The Public Purpose
Number 66 - July 2003

More Maternity Wards Make Babies

By Wendell Cox

Does it make sense to send food and other relief to Bengladesh to help improve people's lives after the regular flooding? It could be argued that, even with the relief, there will still be poverty in Bengladesh, so what's the use? Why waste our resources on such a hopeless task? The answer, of course, is that it does make sense. While we may not be able to eradicate poverty by our assistance to people in need, we certainly can make things better than they would otherwise be. Not trying is the worst answer of all.

One cannot imagine a newspaper considering itself to be respected, or a serious newspaper columnist suggesting such an approach. But it is the very same logic that drives anti-automobile ideologues in the debate about expanding Milwaukee's freeways. The argument was put this way by Whitney Gould of the Milwaukee Journal-Sentinel: "What if, after spending $6.25 billion to rebuild and widen metro area freeways in the name of relieving congestion, we just make it worse?" There seems to be something missing in a logic that suggests that providing more capacity will make things worse.

The Southeastern Wisconsin Regional Planning Commission (SEWRPC) has proposed building 127 miles of new freeway lanes over the next 30 years. SEWRPC indicates that this expansion will barely keep up with inevitably increasing traffic demand. Among the rational, this would suggest the need for more freeway expansion than presently planned, not less. It is also important to understand that barely 10 percent of the proposed expenditure will be spent on new traffic lanes --- the rest will be spent to rebuilt the freeways, which are already near or beyond their design life.

The anti-automobile crowd, however, would have us believe that the mere building of new freeways creates new traffic demand. If that were true, then Phoenix, the only major US urban area to materially expand its freeway system over the past two decades, could be expected to have had the largest increase in roadway travel per capita. It hasn't. Not even close. Travel per capita has risen less than average in Phoenix, and over the period, Portland, which prides itself as the Nirvana of anti-sprawl policies, passed Phoenix in average daily roadway travel per capita. Perhaps the anti-automobile crowd should volunteer to assist third world nations with birth rates that are too high, by advocating that no more maternity wards be built. Of course, maternity wards don't make babies and freeways don't make traffic.

From 1990 to 2000, the average peak period commuter has faced an increase in annual traffic delay of 20 hours in the Milwaukee area. That's not as bad as Portland (31), but not an outcome to be sought. If traffic demand keeps rising faster than roadway capacity, then much worse traffic congestion can be expected, and travel delay will be much worse. That the plan does not reduce congestion is not an argument against doing it --- it is an argument for doing more.

And there is no point in romanticizing about moving substantial amounts of demand to transit. SEWRPC estimates that traffic would double in the next 20 years, even if light rail, commuter rail and expanded bus systems were provided. There's good reason for this --- transit does not and cannot go where most people are going. Transit does a good job getting workers to downtown Milwaukee, but less than 15 percent of jobs are there. Elsewhere, automobile competitive transit service simply does not exist, and could not at any price the community would be capable of paying. This is not just a Milwaukee phenomenon. It is the same across the nation and in Western Europe. People who live in the suburbs, as most do, and work in the suburbs, as most do, generally find there is no auto competitive transit service, whether in Milwaukee, Portland, Milan or Paris.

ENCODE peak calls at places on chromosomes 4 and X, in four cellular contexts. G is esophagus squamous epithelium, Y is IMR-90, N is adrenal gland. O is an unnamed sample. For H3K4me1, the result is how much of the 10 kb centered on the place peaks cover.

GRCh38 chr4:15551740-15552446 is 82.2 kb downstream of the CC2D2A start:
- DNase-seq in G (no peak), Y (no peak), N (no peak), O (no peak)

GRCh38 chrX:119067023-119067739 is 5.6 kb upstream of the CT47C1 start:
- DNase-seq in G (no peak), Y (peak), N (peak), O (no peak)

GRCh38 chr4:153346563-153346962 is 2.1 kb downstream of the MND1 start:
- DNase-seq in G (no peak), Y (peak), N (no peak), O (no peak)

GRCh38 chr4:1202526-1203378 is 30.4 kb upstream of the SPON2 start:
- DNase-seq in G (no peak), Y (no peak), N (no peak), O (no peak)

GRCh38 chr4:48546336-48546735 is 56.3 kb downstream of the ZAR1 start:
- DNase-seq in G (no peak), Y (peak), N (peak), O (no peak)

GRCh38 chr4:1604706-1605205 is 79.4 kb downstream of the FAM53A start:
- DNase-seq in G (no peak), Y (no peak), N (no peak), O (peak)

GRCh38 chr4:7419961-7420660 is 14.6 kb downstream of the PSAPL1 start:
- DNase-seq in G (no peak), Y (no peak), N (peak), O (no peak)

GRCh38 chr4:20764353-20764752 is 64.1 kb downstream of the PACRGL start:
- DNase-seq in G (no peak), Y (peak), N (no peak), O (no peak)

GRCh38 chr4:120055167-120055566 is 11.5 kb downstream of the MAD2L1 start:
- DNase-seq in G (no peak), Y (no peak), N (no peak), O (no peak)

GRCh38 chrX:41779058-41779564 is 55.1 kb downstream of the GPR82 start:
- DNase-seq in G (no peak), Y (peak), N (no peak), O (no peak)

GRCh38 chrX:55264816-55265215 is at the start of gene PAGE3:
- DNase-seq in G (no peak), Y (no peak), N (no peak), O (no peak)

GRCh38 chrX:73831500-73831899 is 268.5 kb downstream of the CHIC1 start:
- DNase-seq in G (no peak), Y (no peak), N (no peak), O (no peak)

And, as for the view that sprawl is a creation of the freeways, it is a fair question why Australian urban areas sprawl as much as American, yet only recently began to build urban freeways. Or, why is it that virtually all European urban population and employment growth has been in the suburbs in recent decades, even with much less freeway construction? It is that, as people get more affluent, and as populations increase, it is inevitable that more land be used for urban development. Thankfully, there is plenty of it, with 97 percent of the nation's land still rural. Thankfully, also, America's lower density development is associated with higher rates of home ownership, higher rates of African-American home ownership, lower consumer expenditures, less intense traffic congestion, less intense air pollution and faster travel times. This is not to suggest that "sprawl" is a policy objective to be sought --- the issue, rather, is freedom. When people are free to conduct their lives as they please, they tend to be happier and produce more wealth.

For state and local officials, the question comes down to whether reality is more important than ideology. For the Milwaukee area's more than 1.5 million residents, it is more than theoretical. It is about how much time they are going to spend in traffic congestion. A growing community needs more room, not less.

Wendell Cox is principal of Wendell Cox Consultancy, an international demographics and transport firm located in the St. Louis area. He is a visiting professor at the Conservatoire National des Arts et Metiers in Paris (a national university granting degrees through the doctoral level). Mayor Tom Bradley appointed him to three terms on the Los Angeles County Transportation Commission (1977-1985). Speaker of the House Newt Gingrich appointed him to fill the unexpired term of New Jersey Governor Christine Todd Whitman on the Amtrak Reform Council (1999-2002).

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